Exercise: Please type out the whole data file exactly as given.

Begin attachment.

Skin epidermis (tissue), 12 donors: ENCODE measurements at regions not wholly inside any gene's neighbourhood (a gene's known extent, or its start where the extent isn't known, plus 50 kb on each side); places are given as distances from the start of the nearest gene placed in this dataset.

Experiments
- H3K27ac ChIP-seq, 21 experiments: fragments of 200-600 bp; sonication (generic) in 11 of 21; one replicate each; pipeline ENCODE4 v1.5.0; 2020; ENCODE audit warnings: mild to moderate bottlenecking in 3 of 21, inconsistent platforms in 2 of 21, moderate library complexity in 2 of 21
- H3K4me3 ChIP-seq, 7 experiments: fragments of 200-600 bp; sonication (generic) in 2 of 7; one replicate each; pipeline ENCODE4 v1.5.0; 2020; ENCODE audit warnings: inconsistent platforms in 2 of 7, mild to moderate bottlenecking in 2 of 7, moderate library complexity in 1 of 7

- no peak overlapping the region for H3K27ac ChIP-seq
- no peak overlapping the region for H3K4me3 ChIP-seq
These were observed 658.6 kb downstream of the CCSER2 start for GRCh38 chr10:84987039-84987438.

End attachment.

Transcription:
Skin epidermis (tissue), 12 donors: ENCODE measurements at regions not wholly inside any gene's neighbourhood (a gene's known extent, or its start where the extent isn't known, plus 50 kb on each side); places are given as distances from the start of the nearest gene placed in this dataset.

Experiments
- H3K27ac ChIP-seq, 21 experiments: fragments of 200-600 bp; sonication (generic) in 11 of 21; one replicate each; pipeline ENCODE4 v1.5.0; 2020; ENCODE audit warnings: mild to moderate bottlenecking in 3 of 21, inconsistent platforms in 2 of 21, moderate library complexity in 2 of 21
- H3K4me3 ChIP-seq, 7 experiments: fragments of 200-600 bp; sonication (generic) in 2 of 7; one replicate each; pipeline ENCODE4 v1.5.0; 2020; ENCODE audit warnings: inconsistent platforms in 2 of 7, mild to moderate bottlenecking in 2 of 7, moderate library complexity in 1 of 7

- no peak overlapping the region for H3K27ac ChIP-seq
- no peak overlapping the region for H3K4me3 ChIP-seq
These were observed 658.6 kb downstream of the CCSER2 start for GRCh38 chr10:84987039-84987438.